In this blog TrainerRoad copywriter @JesseFortson mentions that “For a long time, the standard advice has been 60-90g of carbs per hour using a 2:1 glucose to fructose ratio. However, research is emerging that shows that upwards of 140g/hr can be absorbed using a 1:1 ratio.”
Just out of curiosity, has anyone tried 140g per hour of a 1:1 ratio of gluco-fructo? Be interested to hear of any thoughts, experiences, etc.
Had 4 bananas and a drink mix within a hour workout, pretty sure that had me over the 140g of carbs. In mix form I don’t understand the fear (vs in food source it gets a lot)
Silly question is maltodextrin the same as glucose?
For the purpose of this discussion, yes (maltodextrin is a chain of glucose molecules, so is digested using the same pathway as glucose; because of its structure it can be absorbed more quickly than simple glucose).
Because it’s a chain, it’s absorbed slower than a single molecule of glucose. It has to be broken down first.
Here is a good article on the subject.
One of the greatest misconceptions is that simple sugars like glucose are absorbed into the blood too quickly, making it hard to balance energy needs for the duration of a marathon swim. Many athletes believe that since maltodextrin requires chemical modification before entering the blood it must be slower than glucose and provide more consistent long-term energy. This is actually not true.
I will ignore the marketing data provided by several companies and discuss the results of a Journal of Physiology article published in 1995 (Vist and Maughan). Here, the authors measured the rate at which food is emptied from the stomach to the intestines for a series of four liquid meals, all with the same volume (~20oz):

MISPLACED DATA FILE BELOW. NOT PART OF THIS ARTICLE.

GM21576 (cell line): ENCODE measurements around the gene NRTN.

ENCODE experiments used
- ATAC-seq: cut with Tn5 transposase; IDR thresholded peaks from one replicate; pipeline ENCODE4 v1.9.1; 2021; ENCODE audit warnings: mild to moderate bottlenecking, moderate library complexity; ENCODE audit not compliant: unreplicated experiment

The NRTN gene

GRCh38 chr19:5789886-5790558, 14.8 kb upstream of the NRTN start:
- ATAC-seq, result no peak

- 24g glucose feed;
- 24g maltodextrin feed;
- 113g glucose feed;
- 113 g maltodextrin feed.
The authors concluded that the more dilute feeds (24g) were emptied faster, and that maltodextrin was emptied faster than glucose at both concentrations (see chart)
Thanks for the reply. That doesn’t make sense to me if all is as it appears - would like read more about it. Where can I access the study?
The type of maltodextrin also plays a role.
Copied from Wikipedia:
Maltodextrins are classified by DE (dextrose equivalent) and have a DE between 3 and 20. The higher the DE value, the shorter the glucose chains, the higher the sweetness, the higher the solubility, and the lower heat resistance. Above DE 20, the European Union’s CN code calls it glucose syrup; at DE 10 or lower the customs CN code nomenclature classifies maltodextrins as dextrins
This is the study I guess? Only 9 pages long.
Here is the PubMed page. This Vist & Maughan study is cited often by other studies so I bet you can really dig in if you want.
Thanks - I’m interested to learn more about osmolality in here too, as I don’t have a great grasp of that at the moment. Concentration of solutions doesn’t seem to get discussed much. Will read it when I get a chance - thanks
@jwellford I had a read of the (PDF) review. So we can see that at high and low osmolality (concentrations of glucose/carbs in water) the glucose polymer solution, i.e. maltodextrin, emptied the stomach faster than the glucose solution.
So that’s the first half of the equation. Question is how fast are the two then absorbed into the blood stream once they reach the small intestine? (I’m assuming the process of ‘stomach clearance’ isn’t where the polymer is broken down, but I may be wrong). Have been looking for further studies on absorption to no avail so far.
Edit: found the sort of thing I was looking for:
…the enzymic digestion of MDs appears to take place at a high rate leading to an absorption rate not being different from absorption after ingestion of pure glucose, as reflected also by comparable post-ingestive insulin responses at rest and during exercise, as well as oxidation rates during exercise (Hawley et al., 1992; Wagenmakers et al., 1993; Jeukendrup, 2004). From https://www.ncbi.nlm.nih.gov/pmc/articles/PMC4940893/